Will You Still Have to Work at 75?

by admin on 11/13/2012


When you think of retirement, are you smiling or do you have worry lines on your forehead? I'm not sure anyone these days is super confident about their retirement years. Our generation has become accustomed to comfort, immediate gratification and living with debt.  

Today's main article is a true story about someone I know personally.  I want to thank her for sharing her journey and hope it inspires others to re-think their spending habits now for a better future.

Also, check out my tip below for better healthwealth and happiness in our section, Incorporate It!



Will You Still Have to Work at 75?

by Lisa Kneller

This is not a silly question. Many people are asking this question at least in their minds.

Midlife is THE time to be asking and answering this question. While retirement generally has been pushed back from age 65 to 70, some people don't even see how they can ever stop working. Whether we stop working depends entirely on whether or not we are able.  Having theoption would be nice though, don't you think?

This was the question my friend Ann (not her real name) asked herself at age 50 when finding herself in debt too big to manage. Her husband's business was failing as the economy tanked. He ended up shutting down his business and got a good paying job with another company. And Ann had a good job with a good salary. The problem was that as they were trying to pay down their business debt, they continued to live beyond their means. The credit card debt started to pile up.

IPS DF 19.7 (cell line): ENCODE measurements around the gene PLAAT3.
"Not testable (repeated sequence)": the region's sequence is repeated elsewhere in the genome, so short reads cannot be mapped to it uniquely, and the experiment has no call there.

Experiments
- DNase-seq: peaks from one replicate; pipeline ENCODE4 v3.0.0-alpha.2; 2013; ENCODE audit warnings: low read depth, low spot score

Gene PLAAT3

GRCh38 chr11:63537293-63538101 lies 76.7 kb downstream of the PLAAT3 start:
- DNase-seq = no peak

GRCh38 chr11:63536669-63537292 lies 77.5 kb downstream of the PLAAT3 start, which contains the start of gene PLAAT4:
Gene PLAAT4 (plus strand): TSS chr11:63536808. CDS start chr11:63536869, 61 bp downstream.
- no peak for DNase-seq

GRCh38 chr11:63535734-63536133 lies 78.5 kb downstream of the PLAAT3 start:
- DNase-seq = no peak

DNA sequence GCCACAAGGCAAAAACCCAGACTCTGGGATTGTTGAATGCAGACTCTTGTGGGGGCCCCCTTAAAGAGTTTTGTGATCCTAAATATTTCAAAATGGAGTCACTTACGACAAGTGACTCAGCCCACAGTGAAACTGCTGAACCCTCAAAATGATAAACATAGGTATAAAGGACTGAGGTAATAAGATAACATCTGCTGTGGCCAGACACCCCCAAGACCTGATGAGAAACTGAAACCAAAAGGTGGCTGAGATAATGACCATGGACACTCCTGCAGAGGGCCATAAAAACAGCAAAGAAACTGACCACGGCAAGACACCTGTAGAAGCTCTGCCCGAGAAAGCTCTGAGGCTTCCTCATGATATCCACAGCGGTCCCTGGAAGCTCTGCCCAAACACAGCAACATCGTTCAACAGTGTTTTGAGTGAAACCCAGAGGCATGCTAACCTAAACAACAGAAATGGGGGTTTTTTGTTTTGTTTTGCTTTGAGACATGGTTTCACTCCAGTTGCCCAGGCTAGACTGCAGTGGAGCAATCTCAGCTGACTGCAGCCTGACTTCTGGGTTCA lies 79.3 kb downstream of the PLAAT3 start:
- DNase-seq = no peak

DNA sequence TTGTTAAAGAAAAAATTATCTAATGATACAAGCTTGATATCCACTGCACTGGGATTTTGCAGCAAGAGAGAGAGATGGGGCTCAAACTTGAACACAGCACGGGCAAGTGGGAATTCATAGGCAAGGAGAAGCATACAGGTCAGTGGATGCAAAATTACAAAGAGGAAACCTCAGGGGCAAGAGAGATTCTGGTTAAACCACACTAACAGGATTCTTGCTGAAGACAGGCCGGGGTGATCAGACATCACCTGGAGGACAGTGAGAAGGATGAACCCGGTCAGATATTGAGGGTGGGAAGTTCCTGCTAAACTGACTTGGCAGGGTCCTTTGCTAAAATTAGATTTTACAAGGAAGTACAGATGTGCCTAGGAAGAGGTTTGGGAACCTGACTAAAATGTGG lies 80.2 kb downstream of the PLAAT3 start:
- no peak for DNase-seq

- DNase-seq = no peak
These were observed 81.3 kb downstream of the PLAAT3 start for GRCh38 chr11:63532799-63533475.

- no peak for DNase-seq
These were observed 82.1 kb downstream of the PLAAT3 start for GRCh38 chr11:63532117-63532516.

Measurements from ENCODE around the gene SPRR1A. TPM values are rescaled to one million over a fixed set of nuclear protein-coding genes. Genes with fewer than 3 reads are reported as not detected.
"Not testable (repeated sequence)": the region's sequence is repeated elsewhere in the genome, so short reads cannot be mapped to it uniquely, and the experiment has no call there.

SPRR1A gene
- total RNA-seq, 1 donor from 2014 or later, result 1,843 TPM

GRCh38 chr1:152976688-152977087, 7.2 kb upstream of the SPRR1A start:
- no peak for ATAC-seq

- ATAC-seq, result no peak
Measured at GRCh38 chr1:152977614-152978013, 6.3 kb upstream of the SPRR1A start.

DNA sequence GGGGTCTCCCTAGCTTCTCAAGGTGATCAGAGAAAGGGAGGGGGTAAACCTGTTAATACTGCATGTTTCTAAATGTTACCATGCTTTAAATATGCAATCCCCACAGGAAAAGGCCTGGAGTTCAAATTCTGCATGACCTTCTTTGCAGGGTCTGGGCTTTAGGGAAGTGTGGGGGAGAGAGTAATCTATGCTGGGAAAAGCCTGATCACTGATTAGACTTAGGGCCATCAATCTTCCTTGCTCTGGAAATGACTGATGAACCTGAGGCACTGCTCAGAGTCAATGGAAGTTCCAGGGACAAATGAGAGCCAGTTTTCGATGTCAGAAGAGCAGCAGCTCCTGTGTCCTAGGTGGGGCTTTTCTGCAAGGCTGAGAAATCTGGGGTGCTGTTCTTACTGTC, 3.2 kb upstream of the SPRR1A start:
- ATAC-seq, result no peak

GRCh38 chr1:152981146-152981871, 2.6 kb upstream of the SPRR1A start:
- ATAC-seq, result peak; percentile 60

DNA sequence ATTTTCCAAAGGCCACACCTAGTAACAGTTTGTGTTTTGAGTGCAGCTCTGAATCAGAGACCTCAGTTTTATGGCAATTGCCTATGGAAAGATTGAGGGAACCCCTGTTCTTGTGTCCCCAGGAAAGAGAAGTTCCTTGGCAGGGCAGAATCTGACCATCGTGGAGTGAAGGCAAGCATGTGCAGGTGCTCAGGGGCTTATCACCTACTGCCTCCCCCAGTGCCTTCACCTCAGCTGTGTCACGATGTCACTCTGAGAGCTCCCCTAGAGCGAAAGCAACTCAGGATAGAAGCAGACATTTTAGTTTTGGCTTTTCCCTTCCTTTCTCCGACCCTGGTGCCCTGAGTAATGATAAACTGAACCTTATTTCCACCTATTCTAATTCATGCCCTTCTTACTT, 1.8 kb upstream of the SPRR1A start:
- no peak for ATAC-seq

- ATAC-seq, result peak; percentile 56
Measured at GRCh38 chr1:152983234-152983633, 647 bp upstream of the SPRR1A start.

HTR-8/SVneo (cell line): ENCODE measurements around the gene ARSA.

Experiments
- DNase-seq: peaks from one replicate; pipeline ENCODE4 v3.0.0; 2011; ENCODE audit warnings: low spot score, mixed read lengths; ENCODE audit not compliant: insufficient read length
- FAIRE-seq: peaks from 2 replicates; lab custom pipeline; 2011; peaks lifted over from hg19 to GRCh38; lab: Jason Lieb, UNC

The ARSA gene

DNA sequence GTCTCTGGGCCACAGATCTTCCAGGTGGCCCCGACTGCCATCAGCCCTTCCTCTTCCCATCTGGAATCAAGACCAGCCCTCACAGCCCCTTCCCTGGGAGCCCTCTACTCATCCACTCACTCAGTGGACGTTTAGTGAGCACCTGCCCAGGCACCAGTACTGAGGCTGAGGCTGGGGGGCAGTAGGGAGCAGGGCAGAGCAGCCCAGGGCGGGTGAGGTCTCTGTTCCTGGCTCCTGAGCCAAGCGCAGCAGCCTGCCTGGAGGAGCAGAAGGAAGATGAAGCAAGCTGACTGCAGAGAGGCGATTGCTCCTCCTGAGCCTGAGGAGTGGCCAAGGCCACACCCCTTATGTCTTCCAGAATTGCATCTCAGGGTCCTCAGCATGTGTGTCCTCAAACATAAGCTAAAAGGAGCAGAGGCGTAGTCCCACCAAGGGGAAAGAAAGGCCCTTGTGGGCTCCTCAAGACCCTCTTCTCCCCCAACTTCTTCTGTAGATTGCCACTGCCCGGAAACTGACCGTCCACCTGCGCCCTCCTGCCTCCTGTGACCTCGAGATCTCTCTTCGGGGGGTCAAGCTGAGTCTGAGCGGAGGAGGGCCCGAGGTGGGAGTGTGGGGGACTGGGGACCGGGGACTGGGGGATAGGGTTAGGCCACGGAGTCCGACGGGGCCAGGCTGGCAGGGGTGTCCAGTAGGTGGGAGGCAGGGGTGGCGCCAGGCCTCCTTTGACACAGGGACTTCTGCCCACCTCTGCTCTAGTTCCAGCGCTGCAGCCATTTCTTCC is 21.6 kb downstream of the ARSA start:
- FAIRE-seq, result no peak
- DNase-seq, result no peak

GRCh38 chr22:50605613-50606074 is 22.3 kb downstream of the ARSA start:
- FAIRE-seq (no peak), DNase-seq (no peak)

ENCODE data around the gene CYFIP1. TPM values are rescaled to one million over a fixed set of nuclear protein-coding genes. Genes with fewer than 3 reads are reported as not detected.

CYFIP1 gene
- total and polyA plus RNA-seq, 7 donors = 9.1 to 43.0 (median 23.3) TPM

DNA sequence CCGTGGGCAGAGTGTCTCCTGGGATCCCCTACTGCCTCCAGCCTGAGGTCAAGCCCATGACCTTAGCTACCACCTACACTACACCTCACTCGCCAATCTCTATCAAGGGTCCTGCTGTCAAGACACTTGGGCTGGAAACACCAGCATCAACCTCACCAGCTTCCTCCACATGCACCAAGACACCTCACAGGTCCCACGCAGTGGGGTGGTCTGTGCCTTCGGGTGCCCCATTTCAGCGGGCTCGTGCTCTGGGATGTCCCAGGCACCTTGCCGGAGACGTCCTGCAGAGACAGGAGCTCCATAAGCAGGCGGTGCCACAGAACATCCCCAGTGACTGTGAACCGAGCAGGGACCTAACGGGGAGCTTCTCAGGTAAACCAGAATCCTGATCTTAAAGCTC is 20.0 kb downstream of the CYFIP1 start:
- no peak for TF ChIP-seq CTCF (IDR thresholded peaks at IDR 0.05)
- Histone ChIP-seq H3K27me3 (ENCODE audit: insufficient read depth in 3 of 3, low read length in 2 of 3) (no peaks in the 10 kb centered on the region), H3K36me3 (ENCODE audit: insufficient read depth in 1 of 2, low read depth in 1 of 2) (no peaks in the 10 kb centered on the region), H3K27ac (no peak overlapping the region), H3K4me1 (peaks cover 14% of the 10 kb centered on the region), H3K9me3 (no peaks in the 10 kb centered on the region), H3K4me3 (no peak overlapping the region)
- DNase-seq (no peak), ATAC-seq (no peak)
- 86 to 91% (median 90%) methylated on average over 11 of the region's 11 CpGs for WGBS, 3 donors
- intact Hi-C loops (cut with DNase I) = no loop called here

Ann is a person who never borrowed money other than for cars and houses. Pride was the one thing that stopped her from ever asking for help. She is the type of person that would have two jobs to pay her way. Four years ago however, she came to the conclusion that she needed help. She did not want to file bankruptcy but wanted desperately to pay off her debt and save for the future. While visiting an attorney to explore bankruptcy as an option, he recommended a debt management firm instead.